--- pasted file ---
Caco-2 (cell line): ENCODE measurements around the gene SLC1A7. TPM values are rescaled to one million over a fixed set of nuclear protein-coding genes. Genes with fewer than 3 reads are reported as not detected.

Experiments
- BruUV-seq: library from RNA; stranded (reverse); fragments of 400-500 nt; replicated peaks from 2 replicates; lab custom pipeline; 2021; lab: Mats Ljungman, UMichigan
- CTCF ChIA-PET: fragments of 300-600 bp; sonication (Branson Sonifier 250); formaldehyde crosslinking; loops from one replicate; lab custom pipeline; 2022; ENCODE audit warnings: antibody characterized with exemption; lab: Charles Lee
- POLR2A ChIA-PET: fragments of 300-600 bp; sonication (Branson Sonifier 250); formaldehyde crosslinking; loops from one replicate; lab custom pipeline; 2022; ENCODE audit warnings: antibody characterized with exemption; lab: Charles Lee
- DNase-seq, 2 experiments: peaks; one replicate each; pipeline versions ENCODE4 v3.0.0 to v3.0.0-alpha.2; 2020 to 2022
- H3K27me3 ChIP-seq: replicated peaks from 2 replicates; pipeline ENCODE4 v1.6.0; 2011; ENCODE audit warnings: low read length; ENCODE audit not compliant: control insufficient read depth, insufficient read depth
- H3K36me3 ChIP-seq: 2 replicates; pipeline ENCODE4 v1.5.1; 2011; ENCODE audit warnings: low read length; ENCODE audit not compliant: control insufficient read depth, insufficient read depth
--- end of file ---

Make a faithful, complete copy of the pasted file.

Caco-2 (cell line): ENCODE measurements around the gene SLC1A7. TPM values are rescaled to one million over a fixed set of nuclear protein-coding genes. Genes with fewer than 3 reads are reported as not detected.

Experiments
- BruUV-seq: library from RNA; stranded (reverse); fragments of 400-500 nt; replicated peaks from 2 replicates; lab custom pipeline; 2021; lab: Mats Ljungman, UMichigan
- CTCF ChIA-PET: fragments of 300-600 bp; sonication (Branson Sonifier 250); formaldehyde crosslinking; loops from one replicate; lab custom pipeline; 2022; ENCODE audit warnings: antibody characterized with exemption; lab: Charles Lee
- POLR2A ChIA-PET: fragments of 300-600 bp; sonication (Branson Sonifier 250); formaldehyde crosslinking; loops from one replicate; lab custom pipeline; 2022; ENCODE audit warnings: antibody characterized with exemption; lab: Charles Lee
- DNase-seq, 2 experiments: peaks; one replicate each; pipeline versions ENCODE4 v3.0.0 to v3.0.0-alpha.2; 2020 to 2022
- H3K27me3 ChIP-seq: replicated peaks from 2 replicates; pipeline ENCODE4 v1.6.0; 2011; ENCODE audit warnings: low read length; ENCODE audit not compliant: control insufficient read depth, insufficient read depth
- H3K36me3 ChIP-seq: 2 replicates; pipeline ENCODE4 v1.5.1; 2011; ENCODE audit warnings: low read length; ENCODE audit not compliant: control insufficient read depth, insufficient read depth